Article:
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Webster 1913 Edition


Entitle

En-ti′tle

,
Verb.
T.
[
imp. & p. p.
Entitled
;
p. pr. & vb. n.
Entitling
.]
[OF.
entituler
, F.
intituler
, LL.
intitulare
, fr. L.
in + titulus
title. See
Title
, and cf.
Intitule
.]
1.
To give a title to; to affix to as a name or appellation; hence, also, to dignify by an honorary designation; to denominate; to call;
as, to
entitle
a book “Commentaries;” to
entitle
a man “Honorable.”
That which . . . we
entitle
patience.
Shakespeare
2.
To give a claim to; to qualify for, with a direct object of the person, and a remote object of the thing; to furnish with grounds for seeking or claiming with success;
as, an officer’s talents
entitle
him to command
.
3.
To attribute; to ascribe.
[Obs.]
Syn. – To name; designate; style; characterize; empower; qualify; enable; fit.

Webster 1828 Edition


Entitle

ENTI'TLE

,
Verb.
T.
[L. titulus, a title.]
1.
To give a title to; to give or prefix a name or appellation; as, to entitle a book, Commentaries on the laws of England.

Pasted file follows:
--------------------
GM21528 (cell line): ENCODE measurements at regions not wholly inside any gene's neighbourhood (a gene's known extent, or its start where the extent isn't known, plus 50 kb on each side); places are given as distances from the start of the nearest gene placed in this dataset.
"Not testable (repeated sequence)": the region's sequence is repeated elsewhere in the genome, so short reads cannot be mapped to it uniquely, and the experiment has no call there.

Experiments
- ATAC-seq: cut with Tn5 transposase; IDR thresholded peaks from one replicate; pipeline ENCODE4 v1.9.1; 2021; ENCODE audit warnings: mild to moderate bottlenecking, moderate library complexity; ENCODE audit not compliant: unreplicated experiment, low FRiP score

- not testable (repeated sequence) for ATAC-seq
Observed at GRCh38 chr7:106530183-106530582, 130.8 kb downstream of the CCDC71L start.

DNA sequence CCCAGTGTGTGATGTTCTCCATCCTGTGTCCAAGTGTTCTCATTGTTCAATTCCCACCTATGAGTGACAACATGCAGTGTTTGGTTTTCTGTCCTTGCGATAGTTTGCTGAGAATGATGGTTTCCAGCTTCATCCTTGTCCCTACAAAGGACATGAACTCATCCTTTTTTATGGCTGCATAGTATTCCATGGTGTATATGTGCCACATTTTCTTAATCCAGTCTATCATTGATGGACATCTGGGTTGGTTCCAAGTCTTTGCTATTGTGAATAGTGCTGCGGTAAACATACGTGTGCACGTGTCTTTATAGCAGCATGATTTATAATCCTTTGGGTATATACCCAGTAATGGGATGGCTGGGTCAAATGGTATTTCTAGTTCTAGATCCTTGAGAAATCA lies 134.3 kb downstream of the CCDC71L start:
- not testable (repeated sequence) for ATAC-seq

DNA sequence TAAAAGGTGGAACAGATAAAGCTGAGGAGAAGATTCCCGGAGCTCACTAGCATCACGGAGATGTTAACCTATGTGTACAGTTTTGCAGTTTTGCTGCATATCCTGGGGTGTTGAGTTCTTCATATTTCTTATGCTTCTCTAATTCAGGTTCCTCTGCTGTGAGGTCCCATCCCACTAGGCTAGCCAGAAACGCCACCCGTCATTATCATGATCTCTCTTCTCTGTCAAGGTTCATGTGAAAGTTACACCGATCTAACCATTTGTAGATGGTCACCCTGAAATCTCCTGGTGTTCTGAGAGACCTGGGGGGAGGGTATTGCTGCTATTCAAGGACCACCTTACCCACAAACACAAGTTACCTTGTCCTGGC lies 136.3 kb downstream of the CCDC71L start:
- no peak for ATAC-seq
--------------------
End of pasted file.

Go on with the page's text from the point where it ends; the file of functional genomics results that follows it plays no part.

2.
To superscribe or prefix as a title. Hence as titles are evidences of claim or property, to give a claim to; to give a right to demand or receive. The labor of the servant entitles him to his wages. Milton is entitled to fame. Our best services do not entitle us to heaven.
3.
To assign or appropriate by giving a title.
4.
To qualify; to give a claim by the possession of suitable qualifications; as, an officer's talents entitle him to command.
5.
To dignify by a title or honorable appelation. In this sense, title is often used.
6.
To ascribe.

Definition 2022


entitle

entitle

English

Alternative forms

Verb

entitle (third-person singular simple present entitles, present participle entitling, simple past and past participle entitled)

  1. give a title to
  2. dignify by an honorary designation.
  3. give power, authority (to do something)
  4. give rightful ownership
  5. give a title to a book, film, play, etc.

Synonyms

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